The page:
By Susan Payne
Last week, the City of Huntington Beach made the decision to no longer fly the LGBTQ pride flag over City Hall during Pride Month.
The request was made by newly elected Councilman Pat Burns, who suggested the city draft an ordinance specifying that only standards representing the United States, state of California, Orange County and the city of Huntington Beach, along with the POW/MIA flag can be raised on city property, according to the Los Angeles Times.
“The City of Huntington Beach should avoid actions that could easily or mistakenly be perceived as divisive,” Burns stated in a staff report explaining his reasoning for the request. “[We] are one community with many different cultures and people. All are equally valued members of our community, and none are to be treated differently or discriminated against.”
A Huntington Beach spokesperson Jennifer Carey confirmed last week to the LA Times that the six-striped rainbow flag, a symbol of inclusion, is the only other banner approved by members of the council for civic display.
The city first hoisted the Pride flag on May 22, 2021— the birthday of former San Francisco supervisor and civil rights activist Harvey Milk, fatally shot in 1978 — after the City Council voted 6-0 in a May 3 meeting to keep the banner flying throughout the month of June to mark LGBTQ Pride Month, the LA Times reported.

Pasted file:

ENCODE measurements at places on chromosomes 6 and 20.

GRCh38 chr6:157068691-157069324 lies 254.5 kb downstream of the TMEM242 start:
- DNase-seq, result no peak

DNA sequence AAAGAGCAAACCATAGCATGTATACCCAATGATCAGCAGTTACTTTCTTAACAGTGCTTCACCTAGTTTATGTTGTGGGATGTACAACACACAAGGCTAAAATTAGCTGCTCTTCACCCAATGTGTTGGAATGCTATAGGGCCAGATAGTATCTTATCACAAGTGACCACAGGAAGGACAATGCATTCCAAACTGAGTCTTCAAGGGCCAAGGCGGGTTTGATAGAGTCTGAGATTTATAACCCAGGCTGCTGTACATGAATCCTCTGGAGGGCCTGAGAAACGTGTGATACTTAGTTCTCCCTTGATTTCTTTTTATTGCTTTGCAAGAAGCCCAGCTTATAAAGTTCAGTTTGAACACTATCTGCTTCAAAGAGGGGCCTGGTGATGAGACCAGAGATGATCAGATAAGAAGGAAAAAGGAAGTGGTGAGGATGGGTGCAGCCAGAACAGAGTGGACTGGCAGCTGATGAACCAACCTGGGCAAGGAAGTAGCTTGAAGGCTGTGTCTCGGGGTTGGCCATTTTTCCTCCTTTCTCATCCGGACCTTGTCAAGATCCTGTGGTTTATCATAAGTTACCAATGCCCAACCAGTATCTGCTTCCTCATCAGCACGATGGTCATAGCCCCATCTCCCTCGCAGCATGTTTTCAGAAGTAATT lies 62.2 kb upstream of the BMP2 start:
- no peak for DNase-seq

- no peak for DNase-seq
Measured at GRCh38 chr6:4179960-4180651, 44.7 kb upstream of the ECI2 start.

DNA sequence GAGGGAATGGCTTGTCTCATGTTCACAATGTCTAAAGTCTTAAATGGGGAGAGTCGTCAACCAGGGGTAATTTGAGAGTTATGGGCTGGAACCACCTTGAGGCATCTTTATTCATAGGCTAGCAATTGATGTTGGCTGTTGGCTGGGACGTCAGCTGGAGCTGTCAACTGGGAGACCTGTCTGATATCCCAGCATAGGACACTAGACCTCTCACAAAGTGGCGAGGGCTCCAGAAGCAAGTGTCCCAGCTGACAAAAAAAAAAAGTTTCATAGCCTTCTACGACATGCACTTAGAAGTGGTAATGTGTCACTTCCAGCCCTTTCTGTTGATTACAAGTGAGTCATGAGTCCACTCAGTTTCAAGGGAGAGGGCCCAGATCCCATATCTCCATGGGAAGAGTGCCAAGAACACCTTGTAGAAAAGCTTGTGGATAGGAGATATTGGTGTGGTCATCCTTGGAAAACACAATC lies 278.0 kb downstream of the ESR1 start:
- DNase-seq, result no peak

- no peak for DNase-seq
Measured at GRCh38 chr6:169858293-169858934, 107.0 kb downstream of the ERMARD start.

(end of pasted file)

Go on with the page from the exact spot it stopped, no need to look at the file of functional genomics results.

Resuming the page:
Peter Levi, regional director of the Anti-Defamation League of Orange County/Long Beach, urged officials to reject Burns’ ordinance proposal in a comment submitted to the City Council on Feb. 2.
“Prohibiting the display of Pride flags because they are allegedly ‘divisive’ sends a dangerous message to the LGBTQ+ community and allies,” Levi stated. “The change in Huntington Beach policy will actively send the message that they are not welcome here, that they do not belong, while emboldening extremists.”
In response to Huntington Beach elected officials barring the LGBTQ flag from flying over City Council during Pride, the Los Angeles LGBT Center issued the following statement:
“The Greater Los Angeles area is for everyone and yet Huntington Beach officials landed on a cliche and reductive approach to making headlines: marginalizing queer Californians (and potentially, millions of tourists) in one fell swoop. It’s alarming and embarrassing that in 2023, on the heels of 150+ anti-LGBTQ legislations ravaging the country, this is what municipal employees are focusing on– not the unhoused, gun safety or the care of our seniors,” said Joe Hollendoner, CEO of the Los Angeles LGBT Center. “For a city that prides itself on exercising its rights, it’s abhorrently inexcusable to infringe upon the First Amendment rights of the LGBTQ tax-payers; they’re sending us a clear message of hate and shamelessly putting young, queer lives at stake. Huntington Beach’s officials are taking a cue from the political playbooks of extremist politicians across the country—using their hatred of queer and trans people as launching pads for their careers. We will not be relegated to a closeted existence as those days are long behind us, and our people will always find a way to fly our flag loud and proud. I hope the elected officials who voted in favor of the flag ban remember that representation matters, and that the LGBTQ+ community will work tirelessly to elect representatives who champion our rights.